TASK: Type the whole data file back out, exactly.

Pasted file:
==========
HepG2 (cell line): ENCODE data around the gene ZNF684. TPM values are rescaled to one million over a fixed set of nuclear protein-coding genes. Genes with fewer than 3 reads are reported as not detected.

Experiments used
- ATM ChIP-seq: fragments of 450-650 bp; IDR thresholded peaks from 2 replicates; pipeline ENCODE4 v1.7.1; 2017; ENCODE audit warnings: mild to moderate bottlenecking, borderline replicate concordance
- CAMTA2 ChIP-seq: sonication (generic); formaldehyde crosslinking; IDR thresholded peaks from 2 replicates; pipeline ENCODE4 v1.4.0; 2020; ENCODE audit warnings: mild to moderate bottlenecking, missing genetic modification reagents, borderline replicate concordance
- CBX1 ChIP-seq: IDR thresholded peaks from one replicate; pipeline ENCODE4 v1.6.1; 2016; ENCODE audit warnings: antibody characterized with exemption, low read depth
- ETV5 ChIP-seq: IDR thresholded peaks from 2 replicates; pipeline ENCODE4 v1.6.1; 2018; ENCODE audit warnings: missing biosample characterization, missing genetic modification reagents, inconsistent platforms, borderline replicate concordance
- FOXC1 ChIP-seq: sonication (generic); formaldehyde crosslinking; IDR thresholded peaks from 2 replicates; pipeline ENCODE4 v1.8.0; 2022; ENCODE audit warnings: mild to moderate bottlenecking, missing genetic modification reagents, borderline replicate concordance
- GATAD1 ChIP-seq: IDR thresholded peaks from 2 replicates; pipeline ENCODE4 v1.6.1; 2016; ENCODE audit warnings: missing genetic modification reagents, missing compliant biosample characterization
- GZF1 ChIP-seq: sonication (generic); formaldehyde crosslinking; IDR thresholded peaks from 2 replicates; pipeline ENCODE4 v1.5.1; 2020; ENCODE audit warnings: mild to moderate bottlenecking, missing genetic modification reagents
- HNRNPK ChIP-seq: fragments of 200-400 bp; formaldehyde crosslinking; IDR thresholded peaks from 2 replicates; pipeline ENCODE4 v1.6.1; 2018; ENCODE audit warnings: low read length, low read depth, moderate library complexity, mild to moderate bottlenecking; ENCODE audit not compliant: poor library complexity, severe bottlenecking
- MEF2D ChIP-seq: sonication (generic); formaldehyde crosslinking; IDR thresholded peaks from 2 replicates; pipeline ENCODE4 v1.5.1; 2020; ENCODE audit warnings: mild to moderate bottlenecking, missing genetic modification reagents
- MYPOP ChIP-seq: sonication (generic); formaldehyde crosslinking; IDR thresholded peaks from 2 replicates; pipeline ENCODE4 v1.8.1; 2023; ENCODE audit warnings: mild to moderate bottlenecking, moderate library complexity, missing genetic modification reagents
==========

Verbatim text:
HepG2 (cell line): ENCODE data around the gene ZNF684. TPM values are rescaled to one million over a fixed set of nuclear protein-coding genes. Genes with fewer than 3 reads are reported as not detected.

Experiments used
- ATM ChIP-seq: fragments of 450-650 bp; IDR thresholded peaks from 2 replicates; pipeline ENCODE4 v1.7.1; 2017; ENCODE audit warnings: mild to moderate bottlenecking, borderline replicate concordance
- CAMTA2 ChIP-seq: sonication (generic); formaldehyde crosslinking; IDR thresholded peaks from 2 replicates; pipeline ENCODE4 v1.4.0; 2020; ENCODE audit warnings: mild to moderate bottlenecking, missing genetic modification reagents, borderline replicate concordance
- CBX1 ChIP-seq: IDR thresholded peaks from one replicate; pipeline ENCODE4 v1.6.1; 2016; ENCODE audit warnings: antibody characterized with exemption, low read depth
- ETV5 ChIP-seq: IDR thresholded peaks from 2 replicates; pipeline ENCODE4 v1.6.1; 2018; ENCODE audit warnings: missing biosample characterization, missing genetic modification reagents, inconsistent platforms, borderline replicate concordance
- FOXC1 ChIP-seq: sonication (generic); formaldehyde crosslinking; IDR thresholded peaks from 2 replicates; pipeline ENCODE4 v1.8.0; 2022; ENCODE audit warnings: mild to moderate bottlenecking, missing genetic modification reagents, borderline replicate concordance
- GATAD1 ChIP-seq: IDR thresholded peaks from 2 replicates; pipeline ENCODE4 v1.6.1; 2016; ENCODE audit warnings: missing genetic modification reagents, missing compliant biosample characterization
- GZF1 ChIP-seq: sonication (generic); formaldehyde crosslinking; IDR thresholded peaks from 2 replicates; pipeline ENCODE4 v1.5.1; 2020; ENCODE audit warnings: mild to moderate bottlenecking, missing genetic modification reagents
- HNRNPK ChIP-seq: fragments of 200-400 bp; formaldehyde crosslinking; IDR thresholded peaks from 2 replicates; pipeline ENCODE4 v1.6.1; 2018; ENCODE audit warnings: low read length, low read depth, moderate library complexity, mild to moderate bottlenecking; ENCODE audit not compliant: poor library complexity, severe bottlenecking
- MEF2D ChIP-seq: sonication (generic); formaldehyde crosslinking; IDR thresholded peaks from 2 replicates; pipeline ENCODE4 v1.5.1; 2020; ENCODE audit warnings: mild to moderate bottlenecking, missing genetic modification reagents
- MYPOP ChIP-seq: sonication (generic); formaldehyde crosslinking; IDR thresholded peaks from 2 replicates; pipeline ENCODE4 v1.8.1; 2023; ENCODE audit warnings: mild to moderate bottlenecking, moderate library complexity, missing genetic modification reagents